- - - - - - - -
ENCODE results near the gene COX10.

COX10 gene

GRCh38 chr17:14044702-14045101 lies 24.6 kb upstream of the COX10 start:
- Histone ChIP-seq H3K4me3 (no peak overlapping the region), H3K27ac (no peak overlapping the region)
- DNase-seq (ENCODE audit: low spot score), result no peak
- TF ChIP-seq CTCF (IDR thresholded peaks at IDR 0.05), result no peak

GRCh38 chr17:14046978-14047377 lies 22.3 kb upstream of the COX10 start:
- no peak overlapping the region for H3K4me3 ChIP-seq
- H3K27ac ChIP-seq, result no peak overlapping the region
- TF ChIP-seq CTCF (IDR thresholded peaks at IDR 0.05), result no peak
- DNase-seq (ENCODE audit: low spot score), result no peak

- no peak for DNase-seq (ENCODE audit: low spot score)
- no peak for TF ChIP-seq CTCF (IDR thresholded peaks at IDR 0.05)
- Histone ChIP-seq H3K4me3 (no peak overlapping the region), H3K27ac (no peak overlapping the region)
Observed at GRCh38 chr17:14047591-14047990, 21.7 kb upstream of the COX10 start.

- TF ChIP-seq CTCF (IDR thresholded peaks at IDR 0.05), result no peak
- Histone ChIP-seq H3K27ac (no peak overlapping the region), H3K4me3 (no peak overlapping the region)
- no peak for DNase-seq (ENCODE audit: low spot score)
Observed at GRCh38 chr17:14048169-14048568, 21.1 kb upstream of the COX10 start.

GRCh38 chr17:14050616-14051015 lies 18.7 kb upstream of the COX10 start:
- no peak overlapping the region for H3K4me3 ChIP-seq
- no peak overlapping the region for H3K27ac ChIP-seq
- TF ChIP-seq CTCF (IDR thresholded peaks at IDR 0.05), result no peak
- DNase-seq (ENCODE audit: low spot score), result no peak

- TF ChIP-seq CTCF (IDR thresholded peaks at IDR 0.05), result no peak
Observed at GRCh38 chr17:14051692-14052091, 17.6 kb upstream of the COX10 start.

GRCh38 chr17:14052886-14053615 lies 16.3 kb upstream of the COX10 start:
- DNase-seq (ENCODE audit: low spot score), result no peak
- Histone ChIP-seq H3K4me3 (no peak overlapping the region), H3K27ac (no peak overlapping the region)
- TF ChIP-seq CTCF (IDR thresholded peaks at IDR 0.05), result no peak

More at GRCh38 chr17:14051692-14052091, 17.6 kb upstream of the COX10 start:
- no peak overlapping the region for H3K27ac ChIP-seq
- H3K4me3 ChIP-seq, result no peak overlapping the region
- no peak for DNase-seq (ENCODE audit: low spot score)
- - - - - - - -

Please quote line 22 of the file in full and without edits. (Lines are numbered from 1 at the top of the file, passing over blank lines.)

- no peak overlapping the region for H3K27ac ChIP-seq